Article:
Because the coronavirus (COVID-19) attacks the lungs and respiratory system, many readers have asked whether the pneumonia vaccines, which are administered to millions of patients each year, might protect someone if they contract the coronavirus.
But unfortunately, the answer is no. Vaccines against pneumonia, such as pneumococcal vaccine and Haemophilus influenza type B vaccine, do not provide protection against the new coronavirus.
This virus is so new and different that it needs its own vaccine. Researchers are in the process of rapidly developing a vaccine against COVID-19, but it is expected to take at least a year before it’s ready.
Having said that, you should also know that there are several other important vaccines the Centers for Disease Control and Prevention (CDC) recommends that all seniors should get up to date on after the coronavirus pandemic dies down. Here’s a rundown of what they are, when you should get them, and how they’re covered by Medicare.
Flu vaccine: While annual flu shots are recommended each fall to everyone, they are very important for older adults to get because seniors have a much greater risk of developing dangerous flu complications. According to the CDC, last year up to 647,000 people were hospitalized and 61,200 died because of the flu – most of whom were age 65 and older.
To improve your chances of escaping the seasonal flu, this September or October consider a vaccine specifically designed for people 65 and older. The Fluzone High Dose or FLUAD are the two options that provide extra protection beyond what a standard flu shot offers. And all flu shots are covered under Medicare Part B.
Pneumococcal vaccine: As previously stated, this vaccine protects against pneumonia, which hospitalizes around 250,000 Americans and kills about 50,000 each year. It’s recommended that all seniors, 65 or older, get two separate vaccines – PCV13 (Prevnar 13) and PPSV23 (Pneumovax 23). Both vaccines, which are administered one year apart, protect against different strains of the bacteria to provide maximum protection. Medicare Part B covers both shots if they are taken at least a year apart.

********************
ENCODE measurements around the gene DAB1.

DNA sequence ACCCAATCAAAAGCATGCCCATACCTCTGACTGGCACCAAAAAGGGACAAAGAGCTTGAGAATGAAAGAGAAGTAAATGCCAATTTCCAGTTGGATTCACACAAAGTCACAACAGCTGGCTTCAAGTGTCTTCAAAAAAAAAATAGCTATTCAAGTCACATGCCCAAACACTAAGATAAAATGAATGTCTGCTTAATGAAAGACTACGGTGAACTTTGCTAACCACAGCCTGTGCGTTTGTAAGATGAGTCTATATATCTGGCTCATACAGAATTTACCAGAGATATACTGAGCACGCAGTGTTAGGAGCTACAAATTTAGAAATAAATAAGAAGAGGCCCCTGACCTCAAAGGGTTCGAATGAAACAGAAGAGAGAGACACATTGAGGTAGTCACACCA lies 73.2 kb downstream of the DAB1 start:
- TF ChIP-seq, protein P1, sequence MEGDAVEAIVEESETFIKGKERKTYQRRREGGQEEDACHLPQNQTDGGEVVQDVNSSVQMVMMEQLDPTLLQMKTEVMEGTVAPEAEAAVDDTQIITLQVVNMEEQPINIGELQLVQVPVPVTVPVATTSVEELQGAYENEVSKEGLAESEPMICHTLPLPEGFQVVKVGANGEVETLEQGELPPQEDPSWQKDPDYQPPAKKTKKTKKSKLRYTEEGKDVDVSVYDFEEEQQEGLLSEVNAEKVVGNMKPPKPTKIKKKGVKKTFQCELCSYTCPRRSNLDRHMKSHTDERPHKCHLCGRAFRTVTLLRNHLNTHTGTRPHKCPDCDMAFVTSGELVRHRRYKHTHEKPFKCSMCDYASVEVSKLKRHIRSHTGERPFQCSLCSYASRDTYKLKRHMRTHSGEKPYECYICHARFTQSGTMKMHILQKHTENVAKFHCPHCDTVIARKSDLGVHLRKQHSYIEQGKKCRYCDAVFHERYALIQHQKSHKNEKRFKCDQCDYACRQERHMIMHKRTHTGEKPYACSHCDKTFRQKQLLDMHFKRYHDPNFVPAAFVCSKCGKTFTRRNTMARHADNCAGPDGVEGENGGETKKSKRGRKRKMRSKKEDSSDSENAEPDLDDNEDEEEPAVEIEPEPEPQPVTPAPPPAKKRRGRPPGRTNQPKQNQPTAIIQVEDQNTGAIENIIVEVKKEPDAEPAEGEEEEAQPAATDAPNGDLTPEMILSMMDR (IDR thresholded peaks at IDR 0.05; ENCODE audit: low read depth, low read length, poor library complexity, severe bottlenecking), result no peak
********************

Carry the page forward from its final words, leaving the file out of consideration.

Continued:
Shingles vaccine: Caused by the same virus that causes chicken pox, shingles is a painful, blistering skin rash that affects more than 1 million Americans every year. All people over age 50 should get the new Shingrix vaccine, which is given in two doses, two to six months apart. Even if you’ve already had shingles, you should still get this vaccination because reoccurring cases are possible. The CDC also recommends that anyone previously vaccinated with Zostavax be revaccinated with Shingrix because it’s significantly more effective.
All Medicare Part D prescription drug plans cover shingles vaccinations, but coverage amounts, and reimbursement rules vary depending on where the shot is given. Check your plan.
Tdap vaccine: A one-time dose of the Tdap vaccine, which covers tetanus, diphtheria and pertussis (whooping cough) is recommended to all adults. If you’ve already had a Tdap shot, you should get atetanus-diphtheria (Td) booster shot every 10 years. All Medicare Part D prescription drug plans cover these vaccinations.
Depending on your health conditions, preferences, age and future travel schedule, the CDC offers a “What Vaccines Do You Need?” quiz at www2.CDC.gov/nip/adultimmsched to help you determine what additional vaccines may be appropriate for you. You should also talk to your doctor during your next visit about which vaccinations you should get.
To locate a site that offers any of these vaccines, visit VaccineFinder.org and type in your location.
Jim Miller publishes the Savvy Senior, a nationally syndicated column that offers advice for Boomers and Seniors.